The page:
An assortment of philosophies on freestyling is explored with fast-paced interviews sliced up between performances. The outlooks behind pre-written rhymes versus freestyled rhymes are exceptionally interesting and eclectic. One emcee states, “The motivation of writing is money, to mass produce records and mass produce songs. The goal of freestyling is to throw something out once, and you can never do it again. That’s what makes it free.” Another viewpoint by radio DJ/MTV VJ, Sway displays insight by stating how the love of rhyming overpowers the money. Lord Finnesse and Divine Styler talk about how emcees from different eras have various outlooks on the subject. Today’s emcees not only conduct in-depth research on their opponent, but they use innovative flows with exceptional improvisational abilities. Boots (from The Coup) expresses how he prefers writing and proofreading because he wants every line to be equally important. Unfortunately, this philosophy is not explored enough. Do the lyrics in freestyled rhymes truly say something? Though the lyrics may be clever, performance and skill are the qualities remembered and honored. “2000 B.C.” by Canibus was an LP filled with mainly battle rhymes. Although the rhymes were clever and the album was solid, the songs were not as memorable as his thematic tracks. The film does display many styles, themes, and sentiments but, the film does not ask and important question: “Does the talent overcome the content?” The most talented freestyle rhymers seem to maintain the improvisational flow with substance.
Rhythm and skill are essential to the emcee’s freestyle performance. Both are displayed in the film’s exceptional performances by a myriad of well known and underground artists. These impromptu skills are tested in various ways. In one scene, Black Thought (of The Roots) gives a classic performance where he is given random words to insert into his rhymes. Starkly filmed in black and white, ?uestlove names an inanimate object (like “wall” or “can”) and BT skillfully interjects the word with rhythmic cadence. The Notorious B.I.G. (who was never widely known as a freestyle emcee) also rocks a memorable performance on a Brooklyn corner. Other strong performances include Mos Def, Pharoahe Monch, and Wordsworth. Out of the many solid performances, Juice and Supernatural share the crown.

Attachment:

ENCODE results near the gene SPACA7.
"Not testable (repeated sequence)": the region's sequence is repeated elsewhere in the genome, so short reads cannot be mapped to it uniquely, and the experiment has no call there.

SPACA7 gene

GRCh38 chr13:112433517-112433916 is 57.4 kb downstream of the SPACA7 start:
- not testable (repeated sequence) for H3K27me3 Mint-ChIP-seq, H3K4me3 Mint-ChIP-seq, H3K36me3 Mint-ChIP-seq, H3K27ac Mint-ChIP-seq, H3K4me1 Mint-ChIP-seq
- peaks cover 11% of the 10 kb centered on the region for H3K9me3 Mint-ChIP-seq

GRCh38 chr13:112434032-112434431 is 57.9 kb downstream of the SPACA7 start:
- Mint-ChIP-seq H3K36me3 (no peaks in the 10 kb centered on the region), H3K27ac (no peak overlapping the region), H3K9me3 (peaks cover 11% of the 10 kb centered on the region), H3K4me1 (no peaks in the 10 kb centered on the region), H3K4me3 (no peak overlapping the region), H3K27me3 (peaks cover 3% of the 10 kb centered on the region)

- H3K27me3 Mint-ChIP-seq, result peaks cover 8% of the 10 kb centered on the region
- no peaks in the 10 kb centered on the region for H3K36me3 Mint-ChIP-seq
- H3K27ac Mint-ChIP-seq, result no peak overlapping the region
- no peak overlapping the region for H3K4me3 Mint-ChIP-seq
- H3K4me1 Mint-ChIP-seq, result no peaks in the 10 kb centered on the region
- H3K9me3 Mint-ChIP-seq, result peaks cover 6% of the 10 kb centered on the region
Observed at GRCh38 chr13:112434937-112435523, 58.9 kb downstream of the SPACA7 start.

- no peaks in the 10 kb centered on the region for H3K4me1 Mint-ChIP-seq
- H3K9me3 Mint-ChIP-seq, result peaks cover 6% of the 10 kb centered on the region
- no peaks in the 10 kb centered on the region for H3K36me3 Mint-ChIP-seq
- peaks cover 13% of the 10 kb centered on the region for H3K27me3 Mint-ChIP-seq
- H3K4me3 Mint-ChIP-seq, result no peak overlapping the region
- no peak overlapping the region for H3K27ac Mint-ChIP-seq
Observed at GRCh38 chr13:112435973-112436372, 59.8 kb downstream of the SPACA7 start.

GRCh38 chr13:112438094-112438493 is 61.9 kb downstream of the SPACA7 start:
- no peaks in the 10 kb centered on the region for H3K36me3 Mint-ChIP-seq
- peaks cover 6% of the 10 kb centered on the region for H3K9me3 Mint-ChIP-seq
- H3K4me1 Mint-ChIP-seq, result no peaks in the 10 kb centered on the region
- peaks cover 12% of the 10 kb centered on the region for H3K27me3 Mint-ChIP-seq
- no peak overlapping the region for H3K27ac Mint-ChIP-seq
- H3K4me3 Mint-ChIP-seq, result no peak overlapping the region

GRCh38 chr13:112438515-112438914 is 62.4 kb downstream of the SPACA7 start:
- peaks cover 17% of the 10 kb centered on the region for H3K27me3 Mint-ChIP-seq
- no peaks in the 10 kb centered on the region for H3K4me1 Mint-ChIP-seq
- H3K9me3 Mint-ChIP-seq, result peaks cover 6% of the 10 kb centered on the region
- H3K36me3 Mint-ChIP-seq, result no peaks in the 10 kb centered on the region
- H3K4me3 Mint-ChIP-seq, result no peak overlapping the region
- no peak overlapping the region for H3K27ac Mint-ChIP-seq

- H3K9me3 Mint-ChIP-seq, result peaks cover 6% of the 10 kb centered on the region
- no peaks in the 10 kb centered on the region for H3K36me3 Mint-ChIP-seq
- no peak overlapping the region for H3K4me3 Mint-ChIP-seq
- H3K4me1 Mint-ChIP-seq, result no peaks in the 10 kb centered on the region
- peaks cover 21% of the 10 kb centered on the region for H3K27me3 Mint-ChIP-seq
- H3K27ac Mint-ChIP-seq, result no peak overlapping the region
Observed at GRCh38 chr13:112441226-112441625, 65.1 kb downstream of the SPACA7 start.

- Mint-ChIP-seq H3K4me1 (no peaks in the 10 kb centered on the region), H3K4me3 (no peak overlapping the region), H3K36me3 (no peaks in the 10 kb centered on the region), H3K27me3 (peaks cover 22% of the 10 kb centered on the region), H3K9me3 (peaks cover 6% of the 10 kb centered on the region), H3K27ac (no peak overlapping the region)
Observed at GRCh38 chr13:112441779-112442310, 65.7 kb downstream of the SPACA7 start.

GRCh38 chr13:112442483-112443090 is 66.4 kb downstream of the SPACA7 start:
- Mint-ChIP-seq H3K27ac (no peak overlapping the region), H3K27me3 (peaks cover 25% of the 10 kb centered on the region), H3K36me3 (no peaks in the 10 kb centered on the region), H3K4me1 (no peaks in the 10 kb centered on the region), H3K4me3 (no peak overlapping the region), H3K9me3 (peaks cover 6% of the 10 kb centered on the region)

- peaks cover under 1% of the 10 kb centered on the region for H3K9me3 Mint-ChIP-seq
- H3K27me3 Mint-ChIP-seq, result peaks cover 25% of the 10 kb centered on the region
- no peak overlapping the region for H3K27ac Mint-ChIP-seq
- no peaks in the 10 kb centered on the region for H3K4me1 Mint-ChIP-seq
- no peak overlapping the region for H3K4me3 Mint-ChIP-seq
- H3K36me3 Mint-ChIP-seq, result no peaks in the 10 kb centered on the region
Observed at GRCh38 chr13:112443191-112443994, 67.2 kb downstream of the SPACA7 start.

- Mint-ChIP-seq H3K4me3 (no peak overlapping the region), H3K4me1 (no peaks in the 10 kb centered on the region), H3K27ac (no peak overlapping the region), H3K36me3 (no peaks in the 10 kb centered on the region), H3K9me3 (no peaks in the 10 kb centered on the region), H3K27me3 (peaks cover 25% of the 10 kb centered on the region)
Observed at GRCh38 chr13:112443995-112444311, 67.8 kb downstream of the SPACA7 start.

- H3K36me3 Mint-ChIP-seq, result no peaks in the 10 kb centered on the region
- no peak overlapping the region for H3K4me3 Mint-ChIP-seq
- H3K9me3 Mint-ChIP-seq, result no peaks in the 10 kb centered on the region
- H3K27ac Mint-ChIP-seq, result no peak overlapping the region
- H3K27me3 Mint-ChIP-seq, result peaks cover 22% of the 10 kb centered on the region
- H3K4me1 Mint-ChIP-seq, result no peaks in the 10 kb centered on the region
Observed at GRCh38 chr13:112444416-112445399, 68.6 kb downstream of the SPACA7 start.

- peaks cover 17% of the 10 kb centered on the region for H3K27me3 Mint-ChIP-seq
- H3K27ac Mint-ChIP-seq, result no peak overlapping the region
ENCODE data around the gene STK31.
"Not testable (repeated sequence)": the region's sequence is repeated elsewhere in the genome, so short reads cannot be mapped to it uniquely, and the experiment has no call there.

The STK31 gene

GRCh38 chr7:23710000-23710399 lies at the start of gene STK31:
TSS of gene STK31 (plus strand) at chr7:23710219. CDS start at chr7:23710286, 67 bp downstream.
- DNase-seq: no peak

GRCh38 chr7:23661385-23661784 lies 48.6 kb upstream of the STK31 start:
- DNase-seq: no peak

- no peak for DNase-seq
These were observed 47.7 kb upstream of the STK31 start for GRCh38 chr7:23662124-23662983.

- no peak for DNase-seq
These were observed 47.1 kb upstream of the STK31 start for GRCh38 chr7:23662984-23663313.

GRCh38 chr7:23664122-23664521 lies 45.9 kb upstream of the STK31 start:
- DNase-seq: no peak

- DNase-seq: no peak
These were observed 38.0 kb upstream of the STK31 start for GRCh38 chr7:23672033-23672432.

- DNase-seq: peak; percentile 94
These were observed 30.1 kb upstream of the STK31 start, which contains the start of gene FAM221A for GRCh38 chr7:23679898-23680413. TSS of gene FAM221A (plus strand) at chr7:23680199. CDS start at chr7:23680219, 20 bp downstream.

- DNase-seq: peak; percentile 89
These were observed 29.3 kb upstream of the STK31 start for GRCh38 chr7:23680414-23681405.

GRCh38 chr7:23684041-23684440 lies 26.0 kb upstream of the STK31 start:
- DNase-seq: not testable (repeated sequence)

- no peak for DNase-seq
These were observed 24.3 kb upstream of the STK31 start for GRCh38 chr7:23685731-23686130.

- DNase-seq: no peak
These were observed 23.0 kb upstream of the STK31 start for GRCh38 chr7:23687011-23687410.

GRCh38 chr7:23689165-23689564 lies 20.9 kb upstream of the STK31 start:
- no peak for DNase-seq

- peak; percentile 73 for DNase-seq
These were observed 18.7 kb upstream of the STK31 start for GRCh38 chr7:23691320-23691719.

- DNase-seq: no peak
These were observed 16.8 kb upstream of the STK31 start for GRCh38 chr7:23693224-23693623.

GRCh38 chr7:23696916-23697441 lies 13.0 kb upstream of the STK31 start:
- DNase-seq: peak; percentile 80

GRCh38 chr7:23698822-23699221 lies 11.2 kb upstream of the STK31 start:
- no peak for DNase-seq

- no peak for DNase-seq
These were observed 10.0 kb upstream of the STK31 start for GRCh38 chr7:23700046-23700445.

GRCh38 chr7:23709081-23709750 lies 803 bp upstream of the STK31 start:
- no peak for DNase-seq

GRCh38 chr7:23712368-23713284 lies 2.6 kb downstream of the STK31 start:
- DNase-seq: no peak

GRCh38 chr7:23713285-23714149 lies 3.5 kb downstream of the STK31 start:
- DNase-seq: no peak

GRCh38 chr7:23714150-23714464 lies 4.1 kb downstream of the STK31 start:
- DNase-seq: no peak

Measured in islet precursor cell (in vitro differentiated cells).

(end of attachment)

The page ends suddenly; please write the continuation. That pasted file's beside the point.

The DVD does possess some minor flaws. Although the film is very thorough, some emcees are not represented well. The Hieroglyphics are mentioned as one of the pioneers in sparking the movement but we never see their performances. As pioneers, they absence of their performances make this film feel somewhat incomplete. Exceptional freestyle emcees like C Rayz Walz, Big L, and Canibus are not even mentioned. As a promo, the DVD did not include bonus features. (Tell publicists, labels, distributors, and studios to give journalists the final retail version!)
“Freestyle: The Art Of Rhyme” is an essential documentary for any emcee, lover of hip-hop, or sociologist of urban culture. The film is an honest document of a massive fundamental movement within the culture of hip-hop. Unlike a regional documentary or a concert film, this movie displays a universal connection between all spontaneous wordsmiths. From the West coast venue of The Good Life to Lyricist’s Lounge on the East coast, this respected poetic style is embraced with awe. Skillful, sharp, and aggressive, the documentary does not force an opinion or inspire anger. After viewing, the listener’s appreciation for the average emcee will grow. Viewers will attempt to rhyme off the top of their heads and realize how difficult the skill is to perfect. Most of the legendary freestyle emcees are not known on wax because the art is performed in a live setting. The word “freestyle” has multiple meanings. One may think the word means free-form rhyming. Others may also think that the rhyming is truly free because people have usually have not made a living from just freestyling. The film captures the love that the emcees have for skillful flows and wordplay. While the cost of this DVD is not “free”, the documentary’s substance has enough “style” to add value. “Freestyle: The Art Of Rhyme” is the preeminent document that remarkably showcases one element of the vast culture of hip-hop.